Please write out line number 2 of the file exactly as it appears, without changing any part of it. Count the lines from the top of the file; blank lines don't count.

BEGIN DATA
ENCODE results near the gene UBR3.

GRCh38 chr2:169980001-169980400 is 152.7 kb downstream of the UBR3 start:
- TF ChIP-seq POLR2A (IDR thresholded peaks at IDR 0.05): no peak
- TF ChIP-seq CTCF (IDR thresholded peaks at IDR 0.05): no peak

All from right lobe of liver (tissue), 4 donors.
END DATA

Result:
GRCh38 chr2:169980001-169980400 is 152.7 kb downstream of the UBR3 start: